And so we’re encouraged to over-reach ourselves, overspend, take on loans, buy now and pay sometime in the future. But Paul says that we need to see these ‘things’ which we can exchange for our material resources in the cold light of reality. Not one of them will last. Not one thing will we be able to benefit from when we’ve left this world. There may be some temporary pleasure along the way and that’s fine, nothing wrong with that, but let’s not pretend that these things can give any more than that. Keep some sense of perspective says Paul, see these ‘things’ for what they are – and alter you perspective on how you use your resources accordingly. 
Q – How easy do we find it to keep this perspective? Do we find ourselves getting sucked in to the myth?
V8 – The things that we really need in life are relatively few. In a modern, complex, affluent western society this may seem far from the truth – but people transcend cultures and all around the world people live with far less than us. Paul says actually the bare minimum we need is food and clothing, and although other things are desireable, we’re wrong if we think they are essential. The implication being that it is perfectly possible to live a happy, fulfilled, and content life with just these things. 
Q – now that’s all a bit desert father-ish and a bit extreme isn’t it? But it may be worth pressing this and asking why? Is it only extreme because our culture is so different, and if that’s the case is there still a valid point behind all of this even if we’re not actually going to go and live in a cave and sell all our possessions?
V9 – Paul lays out a little flow diagram of where we go if we accept the cultural assumption that says loads of things and lots of material resources lead to contentment. It’s interesting to note that this very same cultural pressure has always existed – we’re not the first to have to battle it!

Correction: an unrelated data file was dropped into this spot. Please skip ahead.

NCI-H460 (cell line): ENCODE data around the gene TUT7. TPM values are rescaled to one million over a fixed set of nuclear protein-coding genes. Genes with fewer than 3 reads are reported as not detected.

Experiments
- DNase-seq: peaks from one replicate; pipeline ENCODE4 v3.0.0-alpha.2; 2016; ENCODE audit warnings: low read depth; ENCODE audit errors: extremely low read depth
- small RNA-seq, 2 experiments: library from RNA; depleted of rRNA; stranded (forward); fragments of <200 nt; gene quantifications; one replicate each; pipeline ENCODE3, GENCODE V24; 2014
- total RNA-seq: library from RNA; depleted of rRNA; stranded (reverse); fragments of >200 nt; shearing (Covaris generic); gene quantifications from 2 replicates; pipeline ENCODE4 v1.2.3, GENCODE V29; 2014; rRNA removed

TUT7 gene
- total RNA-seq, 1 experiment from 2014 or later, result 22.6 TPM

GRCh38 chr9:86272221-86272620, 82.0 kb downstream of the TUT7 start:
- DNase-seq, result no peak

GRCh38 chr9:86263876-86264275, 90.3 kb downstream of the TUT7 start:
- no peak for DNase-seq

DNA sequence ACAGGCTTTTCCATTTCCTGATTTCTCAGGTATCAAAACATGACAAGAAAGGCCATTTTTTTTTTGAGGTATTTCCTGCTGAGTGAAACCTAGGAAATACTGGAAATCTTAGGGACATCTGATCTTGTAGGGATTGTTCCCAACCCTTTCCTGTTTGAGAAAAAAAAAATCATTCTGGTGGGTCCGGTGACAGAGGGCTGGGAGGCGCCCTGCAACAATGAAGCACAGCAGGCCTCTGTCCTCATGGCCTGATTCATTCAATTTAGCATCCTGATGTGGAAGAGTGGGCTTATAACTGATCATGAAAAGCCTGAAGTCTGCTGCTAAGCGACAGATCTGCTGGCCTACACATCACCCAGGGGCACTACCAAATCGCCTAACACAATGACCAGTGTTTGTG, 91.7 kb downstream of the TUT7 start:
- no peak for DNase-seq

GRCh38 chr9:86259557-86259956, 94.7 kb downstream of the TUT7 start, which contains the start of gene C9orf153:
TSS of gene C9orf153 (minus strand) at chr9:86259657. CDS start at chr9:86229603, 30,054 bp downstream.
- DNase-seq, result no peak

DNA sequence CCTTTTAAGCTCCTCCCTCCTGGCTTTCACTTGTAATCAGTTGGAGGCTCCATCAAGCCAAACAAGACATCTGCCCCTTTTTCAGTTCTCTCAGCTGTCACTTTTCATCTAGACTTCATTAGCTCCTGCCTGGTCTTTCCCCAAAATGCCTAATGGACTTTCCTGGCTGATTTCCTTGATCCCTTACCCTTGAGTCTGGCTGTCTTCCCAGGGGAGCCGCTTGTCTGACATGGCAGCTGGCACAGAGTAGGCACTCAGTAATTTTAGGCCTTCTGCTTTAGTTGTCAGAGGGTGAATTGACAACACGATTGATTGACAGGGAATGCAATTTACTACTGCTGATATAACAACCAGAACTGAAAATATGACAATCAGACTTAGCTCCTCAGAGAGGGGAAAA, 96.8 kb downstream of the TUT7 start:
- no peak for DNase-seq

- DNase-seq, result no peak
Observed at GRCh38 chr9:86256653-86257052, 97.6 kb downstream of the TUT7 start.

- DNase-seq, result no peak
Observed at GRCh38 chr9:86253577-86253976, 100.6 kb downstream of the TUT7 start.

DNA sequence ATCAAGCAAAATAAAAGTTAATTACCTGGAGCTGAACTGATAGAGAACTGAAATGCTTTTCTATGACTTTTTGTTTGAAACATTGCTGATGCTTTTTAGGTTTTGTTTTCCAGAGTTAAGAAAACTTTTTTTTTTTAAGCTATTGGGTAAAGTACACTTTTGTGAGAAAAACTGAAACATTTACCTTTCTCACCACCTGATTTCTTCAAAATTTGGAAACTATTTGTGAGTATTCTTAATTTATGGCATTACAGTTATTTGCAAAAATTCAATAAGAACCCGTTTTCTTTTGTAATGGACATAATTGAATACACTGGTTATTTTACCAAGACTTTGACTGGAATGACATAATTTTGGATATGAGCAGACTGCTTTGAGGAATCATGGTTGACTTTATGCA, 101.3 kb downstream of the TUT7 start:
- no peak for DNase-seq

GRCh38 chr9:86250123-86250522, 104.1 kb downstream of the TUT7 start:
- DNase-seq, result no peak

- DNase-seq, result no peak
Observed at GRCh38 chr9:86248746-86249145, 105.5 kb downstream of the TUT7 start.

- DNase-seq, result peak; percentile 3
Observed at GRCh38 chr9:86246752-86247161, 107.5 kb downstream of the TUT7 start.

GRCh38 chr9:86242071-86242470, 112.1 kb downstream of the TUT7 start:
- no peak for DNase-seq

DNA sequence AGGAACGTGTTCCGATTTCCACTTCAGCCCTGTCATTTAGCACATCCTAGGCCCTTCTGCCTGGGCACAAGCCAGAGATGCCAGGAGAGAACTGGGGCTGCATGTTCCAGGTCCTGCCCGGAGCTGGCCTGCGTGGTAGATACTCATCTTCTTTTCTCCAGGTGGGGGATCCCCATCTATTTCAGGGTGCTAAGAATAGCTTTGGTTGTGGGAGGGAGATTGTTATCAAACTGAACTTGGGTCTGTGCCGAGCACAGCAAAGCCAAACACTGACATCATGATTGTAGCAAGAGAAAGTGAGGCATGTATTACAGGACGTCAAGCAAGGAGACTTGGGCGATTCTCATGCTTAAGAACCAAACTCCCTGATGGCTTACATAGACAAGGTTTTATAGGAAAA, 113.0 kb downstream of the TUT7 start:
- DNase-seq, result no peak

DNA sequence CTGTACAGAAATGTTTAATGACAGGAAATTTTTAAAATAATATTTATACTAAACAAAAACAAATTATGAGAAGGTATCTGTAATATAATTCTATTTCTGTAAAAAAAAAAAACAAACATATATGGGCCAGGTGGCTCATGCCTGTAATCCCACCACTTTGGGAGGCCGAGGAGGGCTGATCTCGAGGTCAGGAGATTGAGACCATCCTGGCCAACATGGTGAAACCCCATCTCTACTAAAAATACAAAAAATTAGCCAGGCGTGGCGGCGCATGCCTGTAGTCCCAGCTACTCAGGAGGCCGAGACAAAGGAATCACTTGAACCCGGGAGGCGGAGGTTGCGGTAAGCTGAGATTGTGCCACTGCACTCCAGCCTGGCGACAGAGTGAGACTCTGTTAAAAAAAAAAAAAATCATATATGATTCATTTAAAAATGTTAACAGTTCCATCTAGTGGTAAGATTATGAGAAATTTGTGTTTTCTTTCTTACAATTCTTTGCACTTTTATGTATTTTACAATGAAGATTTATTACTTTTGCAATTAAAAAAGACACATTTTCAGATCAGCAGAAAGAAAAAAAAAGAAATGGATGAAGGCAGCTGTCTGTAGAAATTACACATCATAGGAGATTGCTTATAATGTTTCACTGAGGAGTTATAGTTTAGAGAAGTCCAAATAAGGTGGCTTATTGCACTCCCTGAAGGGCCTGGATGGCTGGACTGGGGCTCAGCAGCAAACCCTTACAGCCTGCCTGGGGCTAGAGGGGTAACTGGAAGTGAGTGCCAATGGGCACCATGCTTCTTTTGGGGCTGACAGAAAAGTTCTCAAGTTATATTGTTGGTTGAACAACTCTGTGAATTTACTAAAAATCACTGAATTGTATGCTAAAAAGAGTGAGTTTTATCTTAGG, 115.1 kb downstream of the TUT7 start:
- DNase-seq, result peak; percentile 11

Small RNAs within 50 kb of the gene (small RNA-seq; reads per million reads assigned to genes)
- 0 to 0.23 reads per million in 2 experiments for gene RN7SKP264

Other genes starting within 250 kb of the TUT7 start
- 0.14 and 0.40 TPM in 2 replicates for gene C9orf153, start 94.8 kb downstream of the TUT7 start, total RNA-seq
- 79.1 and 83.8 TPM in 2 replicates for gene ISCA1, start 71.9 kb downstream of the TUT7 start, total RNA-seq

He says it goes like this. First of all you believe the lie, that lots of things will lead to happiness and contentedness. Then what happens is that you start to crave more and more material resources in order to get hold of these things. Then we may be tempted to do things we wouldn’t otherwise do in order to get our hands on the resources that we think we need. By this stage we’ve fallen into the trap and we’re ensnared. From this point, like a rabbit in a trap we begin to thrash around (act foolishly) until eventually, like the rabbit, we realise that it’s too late and we’ve fallen into ruin and destruction awaits. Now that’s quite stark isn’t it? Paul doesn’t pull any punches on this one, he wants us to realise the starkness of the choice we face. We can either adopt an attitude to things and material resources that leads to enjoyment of what we have, and a content and blessed life. Or we can adopt an attitude to things and resources that leads us down a path that leads to ruin and enslavement. 
Q – This is a tough question. Which path are you on? Do you need to turn around and start walking another one? 
Q – Is there someone you need to draw alongside who is on a path to destruction? How can you steer them away from this and into the path of freedom and contentment? This could be a child, another family member, a friend etc etc.
Next Steps:Moving on to page 26 of The Money Revolution why not take some time to do as the book suggests and complete a review of your spending etc. 
Ministry and Response:We can fit this teaching into the broader context of Jesus’ life and work. In Christ we find freedom. Freedom from sin and death, freedom from guilt, freedom from fear...freedom from anything that would enslave us. And money, the love of material possessions, the need to acquire, is no exception. Jesus promise of fullness of life was genuine and real and is even able to reach into our wallets and the motivations and fears that lie behind the way we use our material resources.
It might be that you want to spend some time praying for anyone who feels trapped by thier spending patterns or debt. Perhaps it might be good to pray for each other, praying for contentment rather than acquisitiveness. 
Going Deeper:
·         Can you offer any practical help to those with un-manageable debt? 
·         Are you gifted in financial planning and management and can you help someone get a budget together? 
·         Can you offer some of your spare time to one of the Christian debt relief charities? Christians Against Poverty for example?  

Simon Butler, 02/02/2011